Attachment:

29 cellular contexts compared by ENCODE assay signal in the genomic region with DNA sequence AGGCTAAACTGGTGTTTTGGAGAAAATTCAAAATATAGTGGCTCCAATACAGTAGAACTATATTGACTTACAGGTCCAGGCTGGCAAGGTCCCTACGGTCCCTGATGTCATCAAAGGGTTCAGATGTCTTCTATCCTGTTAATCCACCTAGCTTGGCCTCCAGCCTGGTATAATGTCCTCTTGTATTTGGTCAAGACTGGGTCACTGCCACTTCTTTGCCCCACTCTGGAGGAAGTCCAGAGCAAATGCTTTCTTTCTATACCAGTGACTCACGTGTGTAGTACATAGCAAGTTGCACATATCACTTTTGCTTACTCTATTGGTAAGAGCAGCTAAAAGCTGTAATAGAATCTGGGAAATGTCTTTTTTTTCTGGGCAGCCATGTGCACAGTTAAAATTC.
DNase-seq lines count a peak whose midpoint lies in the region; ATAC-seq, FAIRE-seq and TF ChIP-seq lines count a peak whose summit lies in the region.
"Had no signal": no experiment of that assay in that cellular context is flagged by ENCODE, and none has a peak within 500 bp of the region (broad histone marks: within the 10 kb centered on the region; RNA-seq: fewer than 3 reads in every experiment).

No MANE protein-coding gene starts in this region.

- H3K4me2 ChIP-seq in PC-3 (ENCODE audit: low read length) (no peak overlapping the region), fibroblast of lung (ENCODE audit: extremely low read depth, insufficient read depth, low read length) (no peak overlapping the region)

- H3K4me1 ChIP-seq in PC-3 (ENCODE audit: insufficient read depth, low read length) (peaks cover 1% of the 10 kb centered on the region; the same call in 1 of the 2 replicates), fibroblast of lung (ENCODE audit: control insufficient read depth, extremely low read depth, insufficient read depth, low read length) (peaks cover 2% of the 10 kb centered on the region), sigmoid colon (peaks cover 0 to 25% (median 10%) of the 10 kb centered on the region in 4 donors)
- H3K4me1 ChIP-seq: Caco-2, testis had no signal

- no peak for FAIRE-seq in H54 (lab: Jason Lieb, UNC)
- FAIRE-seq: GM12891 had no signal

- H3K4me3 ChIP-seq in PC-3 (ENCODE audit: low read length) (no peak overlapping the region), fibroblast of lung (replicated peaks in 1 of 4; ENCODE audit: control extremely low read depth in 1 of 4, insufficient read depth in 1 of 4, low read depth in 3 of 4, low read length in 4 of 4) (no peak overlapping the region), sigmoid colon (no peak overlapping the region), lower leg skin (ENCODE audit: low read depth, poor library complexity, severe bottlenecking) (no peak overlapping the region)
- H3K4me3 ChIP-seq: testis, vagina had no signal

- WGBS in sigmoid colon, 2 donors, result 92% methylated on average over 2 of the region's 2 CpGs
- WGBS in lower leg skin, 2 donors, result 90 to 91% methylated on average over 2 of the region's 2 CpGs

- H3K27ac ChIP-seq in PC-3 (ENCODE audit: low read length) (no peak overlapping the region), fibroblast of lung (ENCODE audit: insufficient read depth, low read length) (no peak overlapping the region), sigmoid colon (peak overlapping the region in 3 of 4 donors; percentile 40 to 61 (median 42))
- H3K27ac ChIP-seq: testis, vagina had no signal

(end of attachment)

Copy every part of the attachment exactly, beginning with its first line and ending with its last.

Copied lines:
29 cellular contexts compared by ENCODE assay signal in the genomic region with DNA sequence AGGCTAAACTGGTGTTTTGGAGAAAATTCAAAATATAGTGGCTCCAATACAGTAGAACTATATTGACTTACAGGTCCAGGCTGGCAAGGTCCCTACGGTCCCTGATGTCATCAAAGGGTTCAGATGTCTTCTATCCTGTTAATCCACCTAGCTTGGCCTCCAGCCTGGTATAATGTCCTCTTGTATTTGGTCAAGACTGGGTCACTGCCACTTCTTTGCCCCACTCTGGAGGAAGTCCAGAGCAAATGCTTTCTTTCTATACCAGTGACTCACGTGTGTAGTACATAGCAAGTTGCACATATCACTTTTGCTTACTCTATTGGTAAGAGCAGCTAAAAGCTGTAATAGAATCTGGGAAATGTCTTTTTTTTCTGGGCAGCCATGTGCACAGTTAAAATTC.
DNase-seq lines count a peak whose midpoint lies in the region; ATAC-seq, FAIRE-seq and TF ChIP-seq lines count a peak whose summit lies in the region.
"Had no signal": no experiment of that assay in that cellular context is flagged by ENCODE, and none has a peak within 500 bp of the region (broad histone marks: within the 10 kb centered on the region; RNA-seq: fewer than 3 reads in every experiment).

No MANE protein-coding gene starts in this region.

- H3K4me2 ChIP-seq in PC-3 (ENCODE audit: low read length) (no peak overlapping the region), fibroblast of lung (ENCODE audit: extremely low read depth, insufficient read depth, low read length) (no peak overlapping the region)

- H3K4me1 ChIP-seq in PC-3 (ENCODE audit: insufficient read depth, low read length) (peaks cover 1% of the 10 kb centered on the region; the same call in 1 of the 2 replicates), fibroblast of lung (ENCODE audit: control insufficient read depth, extremely low read depth, insufficient read depth, low read length) (peaks cover 2% of the 10 kb centered on the region), sigmoid colon (peaks cover 0 to 25% (median 10%) of the 10 kb centered on the region in 4 donors)
- H3K4me1 ChIP-seq: Caco-2, testis had no signal

- no peak for FAIRE-seq in H54 (lab: Jason Lieb, UNC)
- FAIRE-seq: GM12891 had no signal

- H3K4me3 ChIP-seq in PC-3 (ENCODE audit: low read length) (no peak overlapping the region), fibroblast of lung (replicated peaks in 1 of 4; ENCODE audit: control extremely low read depth in 1 of 4, insufficient read depth in 1 of 4, low read depth in 3 of 4, low read length in 4 of 4) (no peak overlapping the region), sigmoid colon (no peak overlapping the region), lower leg skin (ENCODE audit: low read depth, poor library complexity, severe bottlenecking) (no peak overlapping the region)
- H3K4me3 ChIP-seq: testis, vagina had no signal

- WGBS in sigmoid colon, 2 donors, result 92% methylated on average over 2 of the region's 2 CpGs
- WGBS in lower leg skin, 2 donors, result 90 to 91% methylated on average over 2 of the region's 2 CpGs

- H3K27ac ChIP-seq in PC-3 (ENCODE audit: low read length) (no peak overlapping the region), fibroblast of lung (ENCODE audit: insufficient read depth, low read length) (no peak overlapping the region), sigmoid colon (peak overlapping the region in 3 of 4 donors; percentile 40 to 61 (median 42))
- H3K27ac ChIP-seq: testis, vagina had no signal